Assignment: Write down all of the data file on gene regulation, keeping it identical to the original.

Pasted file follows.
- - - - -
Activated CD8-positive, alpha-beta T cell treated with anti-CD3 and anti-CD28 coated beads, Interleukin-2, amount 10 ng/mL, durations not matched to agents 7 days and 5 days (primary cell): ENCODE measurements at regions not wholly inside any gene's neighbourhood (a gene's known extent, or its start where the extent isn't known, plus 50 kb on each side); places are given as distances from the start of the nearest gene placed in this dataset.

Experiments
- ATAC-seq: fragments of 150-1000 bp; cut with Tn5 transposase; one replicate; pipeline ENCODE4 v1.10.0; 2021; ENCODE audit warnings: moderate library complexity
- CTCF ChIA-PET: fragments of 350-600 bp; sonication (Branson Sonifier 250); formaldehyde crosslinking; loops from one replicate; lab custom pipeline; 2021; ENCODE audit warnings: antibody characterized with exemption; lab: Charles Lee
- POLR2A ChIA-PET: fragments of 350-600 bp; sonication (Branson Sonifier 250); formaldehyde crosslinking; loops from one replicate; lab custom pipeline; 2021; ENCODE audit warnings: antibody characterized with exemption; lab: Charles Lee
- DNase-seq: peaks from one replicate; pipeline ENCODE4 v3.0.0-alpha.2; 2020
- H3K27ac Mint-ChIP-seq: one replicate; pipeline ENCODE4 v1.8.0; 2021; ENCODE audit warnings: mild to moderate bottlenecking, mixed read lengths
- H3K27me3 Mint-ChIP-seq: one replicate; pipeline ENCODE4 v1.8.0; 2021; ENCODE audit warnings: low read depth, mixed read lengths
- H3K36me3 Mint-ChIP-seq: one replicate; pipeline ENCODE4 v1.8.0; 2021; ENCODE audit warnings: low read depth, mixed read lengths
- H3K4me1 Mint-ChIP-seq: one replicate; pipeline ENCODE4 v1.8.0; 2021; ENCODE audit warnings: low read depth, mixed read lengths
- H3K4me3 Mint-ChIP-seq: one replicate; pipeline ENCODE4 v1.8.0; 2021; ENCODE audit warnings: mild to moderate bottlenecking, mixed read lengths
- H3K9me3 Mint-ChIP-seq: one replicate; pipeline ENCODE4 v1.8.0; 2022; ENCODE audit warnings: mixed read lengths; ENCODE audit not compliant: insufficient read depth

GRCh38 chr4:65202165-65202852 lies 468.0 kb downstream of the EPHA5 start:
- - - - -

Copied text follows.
Activated CD8-positive, alpha-beta T cell treated with anti-CD3 and anti-CD28 coated beads, Interleukin-2, amount 10 ng/mL, durations not matched to agents 7 days and 5 days (primary cell): ENCODE measurements at regions not wholly inside any gene's neighbourhood (a gene's known extent, or its start where the extent isn't known, plus 50 kb on each side); places are given as distances from the start of the nearest gene placed in this dataset.

Experiments
- ATAC-seq: fragments of 150-1000 bp; cut with Tn5 transposase; one replicate; pipeline ENCODE4 v1.10.0; 2021; ENCODE audit warnings: moderate library complexity
- CTCF ChIA-PET: fragments of 350-600 bp; sonication (Branson Sonifier 250); formaldehyde crosslinking; loops from one replicate; lab custom pipeline; 2021; ENCODE audit warnings: antibody characterized with exemption; lab: Charles Lee
- POLR2A ChIA-PET: fragments of 350-600 bp; sonication (Branson Sonifier 250); formaldehyde crosslinking; loops from one replicate; lab custom pipeline; 2021; ENCODE audit warnings: antibody characterized with exemption; lab: Charles Lee
- DNase-seq: peaks from one replicate; pipeline ENCODE4 v3.0.0-alpha.2; 2020
- H3K27ac Mint-ChIP-seq: one replicate; pipeline ENCODE4 v1.8.0; 2021; ENCODE audit warnings: mild to moderate bottlenecking, mixed read lengths
- H3K27me3 Mint-ChIP-seq: one replicate; pipeline ENCODE4 v1.8.0; 2021; ENCODE audit warnings: low read depth, mixed read lengths
- H3K36me3 Mint-ChIP-seq: one replicate; pipeline ENCODE4 v1.8.0; 2021; ENCODE audit warnings: low read depth, mixed read lengths
- H3K4me1 Mint-ChIP-seq: one replicate; pipeline ENCODE4 v1.8.0; 2021; ENCODE audit warnings: low read depth, mixed read lengths
- H3K4me3 Mint-ChIP-seq: one replicate; pipeline ENCODE4 v1.8.0; 2021; ENCODE audit warnings: mild to moderate bottlenecking, mixed read lengths
- H3K9me3 Mint-ChIP-seq: one replicate; pipeline ENCODE4 v1.8.0; 2022; ENCODE audit warnings: mixed read lengths; ENCODE audit not compliant: insufficient read depth

GRCh38 chr4:65202165-65202852 lies 468.0 kb downstream of the EPHA5 start: